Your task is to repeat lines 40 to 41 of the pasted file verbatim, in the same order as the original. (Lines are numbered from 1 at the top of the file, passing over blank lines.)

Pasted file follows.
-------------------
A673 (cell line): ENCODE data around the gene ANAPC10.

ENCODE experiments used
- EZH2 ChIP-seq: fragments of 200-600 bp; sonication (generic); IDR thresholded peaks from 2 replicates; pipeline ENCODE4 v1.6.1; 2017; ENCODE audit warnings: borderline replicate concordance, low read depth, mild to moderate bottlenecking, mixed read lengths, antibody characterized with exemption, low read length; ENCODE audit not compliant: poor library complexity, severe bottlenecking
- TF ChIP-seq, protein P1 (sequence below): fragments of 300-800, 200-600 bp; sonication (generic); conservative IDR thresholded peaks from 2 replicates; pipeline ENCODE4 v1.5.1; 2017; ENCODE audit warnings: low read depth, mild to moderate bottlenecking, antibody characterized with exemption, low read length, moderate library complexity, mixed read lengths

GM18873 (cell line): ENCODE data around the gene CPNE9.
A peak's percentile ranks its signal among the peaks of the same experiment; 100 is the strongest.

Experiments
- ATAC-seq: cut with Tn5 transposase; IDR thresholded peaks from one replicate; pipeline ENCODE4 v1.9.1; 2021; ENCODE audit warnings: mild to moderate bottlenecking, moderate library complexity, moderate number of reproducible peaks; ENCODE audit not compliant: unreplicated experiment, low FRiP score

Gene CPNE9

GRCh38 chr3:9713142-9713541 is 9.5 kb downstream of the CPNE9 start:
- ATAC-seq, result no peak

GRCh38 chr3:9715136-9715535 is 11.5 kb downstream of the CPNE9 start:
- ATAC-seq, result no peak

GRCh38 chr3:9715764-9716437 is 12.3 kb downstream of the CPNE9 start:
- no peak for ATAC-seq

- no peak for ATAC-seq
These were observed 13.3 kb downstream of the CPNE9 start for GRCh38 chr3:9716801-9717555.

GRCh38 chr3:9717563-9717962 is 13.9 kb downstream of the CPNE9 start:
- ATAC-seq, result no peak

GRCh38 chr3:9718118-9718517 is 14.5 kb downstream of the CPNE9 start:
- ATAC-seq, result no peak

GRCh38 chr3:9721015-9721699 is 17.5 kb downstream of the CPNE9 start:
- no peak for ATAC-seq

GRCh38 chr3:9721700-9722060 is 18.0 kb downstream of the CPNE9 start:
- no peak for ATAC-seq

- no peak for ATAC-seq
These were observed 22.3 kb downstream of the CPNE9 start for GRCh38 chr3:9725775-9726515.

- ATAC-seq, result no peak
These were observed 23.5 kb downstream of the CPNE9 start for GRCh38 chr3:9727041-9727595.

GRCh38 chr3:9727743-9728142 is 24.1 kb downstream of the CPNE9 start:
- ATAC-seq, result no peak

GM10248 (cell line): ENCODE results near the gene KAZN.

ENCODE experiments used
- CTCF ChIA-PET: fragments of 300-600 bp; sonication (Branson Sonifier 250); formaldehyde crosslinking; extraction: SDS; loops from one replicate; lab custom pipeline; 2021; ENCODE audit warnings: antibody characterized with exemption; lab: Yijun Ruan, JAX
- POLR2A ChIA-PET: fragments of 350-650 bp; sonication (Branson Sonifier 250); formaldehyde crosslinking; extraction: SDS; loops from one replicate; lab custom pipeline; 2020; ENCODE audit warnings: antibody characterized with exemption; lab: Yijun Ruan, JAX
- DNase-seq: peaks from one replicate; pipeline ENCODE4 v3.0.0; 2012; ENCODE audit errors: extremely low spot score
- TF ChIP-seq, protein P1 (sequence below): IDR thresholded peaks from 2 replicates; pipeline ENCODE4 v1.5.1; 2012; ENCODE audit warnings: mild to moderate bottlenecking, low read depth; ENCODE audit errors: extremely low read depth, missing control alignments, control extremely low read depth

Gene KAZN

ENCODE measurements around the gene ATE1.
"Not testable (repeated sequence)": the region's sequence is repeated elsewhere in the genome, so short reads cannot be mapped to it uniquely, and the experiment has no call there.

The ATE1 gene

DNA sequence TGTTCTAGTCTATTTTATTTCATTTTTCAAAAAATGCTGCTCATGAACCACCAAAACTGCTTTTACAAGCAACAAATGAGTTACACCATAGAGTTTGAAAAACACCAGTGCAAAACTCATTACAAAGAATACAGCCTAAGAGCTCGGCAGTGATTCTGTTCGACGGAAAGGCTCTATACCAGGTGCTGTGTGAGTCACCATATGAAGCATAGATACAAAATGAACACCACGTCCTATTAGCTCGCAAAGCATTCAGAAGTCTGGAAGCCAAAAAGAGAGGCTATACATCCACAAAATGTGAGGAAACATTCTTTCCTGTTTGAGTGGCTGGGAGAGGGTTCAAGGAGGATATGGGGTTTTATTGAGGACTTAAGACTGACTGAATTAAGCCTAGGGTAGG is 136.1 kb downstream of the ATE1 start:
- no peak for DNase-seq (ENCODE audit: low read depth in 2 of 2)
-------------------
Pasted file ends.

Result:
"Not testable (repeated sequence)": the region's sequence is repeated elsewhere in the genome, so short reads cannot be mapped to it uniquely, and the experiment has no call there.

The ATE1 gene